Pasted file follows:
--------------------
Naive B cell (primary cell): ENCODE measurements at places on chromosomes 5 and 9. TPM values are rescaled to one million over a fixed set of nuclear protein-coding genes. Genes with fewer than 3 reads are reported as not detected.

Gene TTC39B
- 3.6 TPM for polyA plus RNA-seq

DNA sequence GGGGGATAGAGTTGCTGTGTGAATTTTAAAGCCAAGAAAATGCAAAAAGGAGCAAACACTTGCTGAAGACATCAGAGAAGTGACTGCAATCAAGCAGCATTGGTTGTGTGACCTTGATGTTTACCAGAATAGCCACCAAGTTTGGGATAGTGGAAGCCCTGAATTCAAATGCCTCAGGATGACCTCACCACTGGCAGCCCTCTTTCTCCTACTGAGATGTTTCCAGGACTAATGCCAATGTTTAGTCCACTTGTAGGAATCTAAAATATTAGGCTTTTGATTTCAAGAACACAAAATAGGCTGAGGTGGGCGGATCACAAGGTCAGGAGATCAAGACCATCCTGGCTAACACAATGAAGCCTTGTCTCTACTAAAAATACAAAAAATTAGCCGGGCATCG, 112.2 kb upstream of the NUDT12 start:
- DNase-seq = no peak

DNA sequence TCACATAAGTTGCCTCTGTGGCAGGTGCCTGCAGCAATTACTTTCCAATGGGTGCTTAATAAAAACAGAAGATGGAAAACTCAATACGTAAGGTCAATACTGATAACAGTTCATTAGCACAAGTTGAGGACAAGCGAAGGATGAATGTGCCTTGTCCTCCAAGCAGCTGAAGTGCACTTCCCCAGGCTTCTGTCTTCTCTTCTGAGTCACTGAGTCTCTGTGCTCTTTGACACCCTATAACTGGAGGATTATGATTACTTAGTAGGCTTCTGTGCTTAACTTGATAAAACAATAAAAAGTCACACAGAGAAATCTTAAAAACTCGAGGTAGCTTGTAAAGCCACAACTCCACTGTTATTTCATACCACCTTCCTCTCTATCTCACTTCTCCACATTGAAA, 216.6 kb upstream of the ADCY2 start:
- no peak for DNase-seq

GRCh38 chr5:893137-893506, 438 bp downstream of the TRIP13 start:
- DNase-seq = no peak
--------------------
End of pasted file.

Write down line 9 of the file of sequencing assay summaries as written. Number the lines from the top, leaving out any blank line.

- DNase-seq = no peak